Here are some figures related to the Nankai-Japan Trench that are of interest. Please click on the thumbnails to see the enlarged version.
Mantle wedge tomography across Honshu, Japan, after Zhao et al. (1992). Earthquake loci are projected as small open circles, relative mantle P-wave velocities are shown in colors, from red (slow) to blue (fast). Note that there are two parallel zones of earthquakes, with the upper one defining the upper part of the plate. Note that the zone of slow mantle, inferred to reflect partially molten zones, lie several tens of km above the subducted slab.
Effect of the subducted slab beneath Alaska on regional seismic waveforms that travel along the subducted crust (Abers and Sarker, 1996). Red circles denote earthquakes at 100-150 km depth within the slab. Seismograms recorded at COL are simple for P waves that do not travel along the slab (green arrow), but pulse dispersion characterizes waves that travel along the slab (red arrows). Inset shows structure needed to produce this effect, a layer of subducted crust, ~5% slower than surrounding mantle. Velocities are consistent with lawsonite blueschist (Helffrich, 1996) but not gabbro or eclogite.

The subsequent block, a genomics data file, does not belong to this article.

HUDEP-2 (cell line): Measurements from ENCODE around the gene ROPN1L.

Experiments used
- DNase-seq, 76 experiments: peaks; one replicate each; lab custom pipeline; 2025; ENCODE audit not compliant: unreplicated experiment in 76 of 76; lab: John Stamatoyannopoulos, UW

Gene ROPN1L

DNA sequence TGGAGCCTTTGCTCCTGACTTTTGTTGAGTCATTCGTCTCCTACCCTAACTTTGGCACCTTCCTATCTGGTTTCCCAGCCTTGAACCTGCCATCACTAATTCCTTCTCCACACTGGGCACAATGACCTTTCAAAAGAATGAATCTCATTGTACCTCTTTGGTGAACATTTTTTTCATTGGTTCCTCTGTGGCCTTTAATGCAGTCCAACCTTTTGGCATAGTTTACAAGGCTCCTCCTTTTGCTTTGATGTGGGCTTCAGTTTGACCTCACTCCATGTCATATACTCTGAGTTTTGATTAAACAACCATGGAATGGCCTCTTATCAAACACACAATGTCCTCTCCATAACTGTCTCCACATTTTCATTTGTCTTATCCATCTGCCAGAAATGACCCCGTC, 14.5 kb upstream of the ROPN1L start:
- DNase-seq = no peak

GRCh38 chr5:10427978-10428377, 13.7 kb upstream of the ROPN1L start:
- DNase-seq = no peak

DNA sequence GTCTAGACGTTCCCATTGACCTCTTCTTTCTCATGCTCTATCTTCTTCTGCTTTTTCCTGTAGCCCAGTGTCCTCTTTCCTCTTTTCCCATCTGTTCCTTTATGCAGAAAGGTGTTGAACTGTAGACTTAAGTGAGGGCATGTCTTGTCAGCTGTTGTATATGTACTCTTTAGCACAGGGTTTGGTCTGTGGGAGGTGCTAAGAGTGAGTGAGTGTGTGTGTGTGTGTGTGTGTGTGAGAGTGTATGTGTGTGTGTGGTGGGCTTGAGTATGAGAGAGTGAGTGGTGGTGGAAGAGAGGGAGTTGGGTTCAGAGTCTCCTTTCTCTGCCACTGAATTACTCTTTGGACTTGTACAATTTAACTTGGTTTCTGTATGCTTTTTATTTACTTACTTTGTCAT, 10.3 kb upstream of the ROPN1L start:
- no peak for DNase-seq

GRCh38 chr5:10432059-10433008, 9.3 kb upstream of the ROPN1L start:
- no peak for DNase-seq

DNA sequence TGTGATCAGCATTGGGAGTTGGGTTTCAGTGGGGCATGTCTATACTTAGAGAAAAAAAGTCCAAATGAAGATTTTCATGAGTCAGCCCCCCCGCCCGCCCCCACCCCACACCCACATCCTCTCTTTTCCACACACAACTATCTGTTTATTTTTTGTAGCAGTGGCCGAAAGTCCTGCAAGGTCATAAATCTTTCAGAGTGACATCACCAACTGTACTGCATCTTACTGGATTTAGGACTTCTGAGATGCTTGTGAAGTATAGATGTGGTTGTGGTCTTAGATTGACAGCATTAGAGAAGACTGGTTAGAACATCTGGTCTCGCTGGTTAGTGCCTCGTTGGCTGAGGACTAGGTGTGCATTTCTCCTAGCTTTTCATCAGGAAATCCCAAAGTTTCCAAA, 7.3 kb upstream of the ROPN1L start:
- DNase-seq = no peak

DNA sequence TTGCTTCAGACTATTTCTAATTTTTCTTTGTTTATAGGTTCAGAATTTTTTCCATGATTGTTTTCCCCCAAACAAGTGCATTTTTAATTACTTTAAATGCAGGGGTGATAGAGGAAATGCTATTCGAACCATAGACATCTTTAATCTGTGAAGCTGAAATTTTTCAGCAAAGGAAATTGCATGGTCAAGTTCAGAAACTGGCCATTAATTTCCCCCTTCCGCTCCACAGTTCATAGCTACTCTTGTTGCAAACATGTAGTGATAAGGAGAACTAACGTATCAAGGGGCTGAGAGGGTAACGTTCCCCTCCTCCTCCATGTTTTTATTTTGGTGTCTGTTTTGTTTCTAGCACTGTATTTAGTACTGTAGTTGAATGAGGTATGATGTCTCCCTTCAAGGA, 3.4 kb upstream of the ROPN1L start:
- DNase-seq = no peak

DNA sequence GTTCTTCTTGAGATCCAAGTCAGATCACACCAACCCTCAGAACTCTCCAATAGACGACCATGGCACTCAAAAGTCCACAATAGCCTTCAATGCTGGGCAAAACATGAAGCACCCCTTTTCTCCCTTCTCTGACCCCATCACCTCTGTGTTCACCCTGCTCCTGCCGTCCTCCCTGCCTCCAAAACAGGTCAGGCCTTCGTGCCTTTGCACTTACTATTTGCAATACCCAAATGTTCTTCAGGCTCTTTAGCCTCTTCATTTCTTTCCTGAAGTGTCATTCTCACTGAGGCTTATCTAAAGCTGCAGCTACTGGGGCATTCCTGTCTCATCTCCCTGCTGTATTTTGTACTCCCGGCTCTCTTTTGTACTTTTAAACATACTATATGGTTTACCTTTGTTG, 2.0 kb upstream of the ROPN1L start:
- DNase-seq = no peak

Metamorphic facies for wet basalt, showing seismic P-wave velocities (km/s), from Peacock (1993) and Helffrich (1996). Black lines show P-T trajectories of subducting material for upper (UC) and lower (LC) crust. For comparison, mantle peridotite should have velocities of 8.0-8.2 km/s under similar conditions, and unaltered crust near 6.5 - 7.0 km/s. The seismic wave distortion measurements shown in Fig. 8a are consistent with lawsonite blueschist or with mixtures of eclogite and basalt.
Last updated Thursday, July 19, 2007